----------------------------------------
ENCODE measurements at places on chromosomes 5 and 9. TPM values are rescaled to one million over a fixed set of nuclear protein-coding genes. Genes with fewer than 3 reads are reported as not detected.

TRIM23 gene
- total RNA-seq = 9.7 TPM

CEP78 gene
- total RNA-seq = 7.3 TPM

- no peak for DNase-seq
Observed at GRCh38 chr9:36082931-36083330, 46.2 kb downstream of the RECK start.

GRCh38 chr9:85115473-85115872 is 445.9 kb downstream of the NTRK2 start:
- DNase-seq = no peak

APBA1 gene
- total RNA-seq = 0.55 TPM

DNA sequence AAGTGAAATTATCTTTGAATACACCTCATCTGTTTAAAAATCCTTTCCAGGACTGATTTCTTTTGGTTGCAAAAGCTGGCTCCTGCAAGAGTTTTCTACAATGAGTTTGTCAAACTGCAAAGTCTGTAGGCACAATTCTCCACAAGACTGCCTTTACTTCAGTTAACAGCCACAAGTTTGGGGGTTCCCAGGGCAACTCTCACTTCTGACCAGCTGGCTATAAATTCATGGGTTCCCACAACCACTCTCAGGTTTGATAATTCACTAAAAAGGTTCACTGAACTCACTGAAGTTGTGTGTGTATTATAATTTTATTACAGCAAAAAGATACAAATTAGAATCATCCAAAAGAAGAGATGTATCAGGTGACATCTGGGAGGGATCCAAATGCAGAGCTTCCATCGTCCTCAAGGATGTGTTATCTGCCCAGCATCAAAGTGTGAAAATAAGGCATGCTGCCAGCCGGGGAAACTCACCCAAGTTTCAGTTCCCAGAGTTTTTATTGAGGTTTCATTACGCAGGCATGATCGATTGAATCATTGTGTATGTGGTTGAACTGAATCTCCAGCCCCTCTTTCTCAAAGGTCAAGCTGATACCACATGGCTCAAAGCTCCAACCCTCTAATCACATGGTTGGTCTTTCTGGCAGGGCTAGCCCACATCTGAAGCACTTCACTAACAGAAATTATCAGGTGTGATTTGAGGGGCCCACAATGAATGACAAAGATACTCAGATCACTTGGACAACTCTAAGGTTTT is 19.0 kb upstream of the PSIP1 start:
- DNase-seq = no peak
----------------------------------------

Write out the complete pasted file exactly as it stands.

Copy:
ENCODE measurements at places on chromosomes 5 and 9. TPM values are rescaled to one million over a fixed set of nuclear protein-coding genes. Genes with fewer than 3 reads are reported as not detected.

TRIM23 gene
- total RNA-seq = 9.7 TPM

CEP78 gene
- total RNA-seq = 7.3 TPM

- no peak for DNase-seq
Observed at GRCh38 chr9:36082931-36083330, 46.2 kb downstream of the RECK start.

GRCh38 chr9:85115473-85115872 is 445.9 kb downstream of the NTRK2 start:
- DNase-seq = no peak

APBA1 gene
- total RNA-seq = 0.55 TPM

DNA sequence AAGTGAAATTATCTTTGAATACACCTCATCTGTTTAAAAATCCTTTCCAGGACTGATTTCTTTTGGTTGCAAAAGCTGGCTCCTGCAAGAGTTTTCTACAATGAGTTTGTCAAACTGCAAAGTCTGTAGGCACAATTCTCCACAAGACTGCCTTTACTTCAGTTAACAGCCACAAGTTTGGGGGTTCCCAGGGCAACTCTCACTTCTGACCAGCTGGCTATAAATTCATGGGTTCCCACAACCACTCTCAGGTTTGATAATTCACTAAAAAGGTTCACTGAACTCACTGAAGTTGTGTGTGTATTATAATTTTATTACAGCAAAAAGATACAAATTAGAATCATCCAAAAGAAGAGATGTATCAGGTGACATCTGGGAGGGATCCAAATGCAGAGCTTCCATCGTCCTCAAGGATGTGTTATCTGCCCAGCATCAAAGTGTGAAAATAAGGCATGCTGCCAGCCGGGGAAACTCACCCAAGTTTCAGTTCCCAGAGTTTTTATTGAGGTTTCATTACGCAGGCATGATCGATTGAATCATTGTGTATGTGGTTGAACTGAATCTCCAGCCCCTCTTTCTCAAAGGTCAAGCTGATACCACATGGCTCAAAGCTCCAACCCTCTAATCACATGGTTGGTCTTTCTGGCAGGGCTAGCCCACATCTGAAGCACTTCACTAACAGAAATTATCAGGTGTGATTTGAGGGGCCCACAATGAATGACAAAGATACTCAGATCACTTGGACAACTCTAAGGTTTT is 19.0 kb upstream of the PSIP1 start:
- DNase-seq = no peak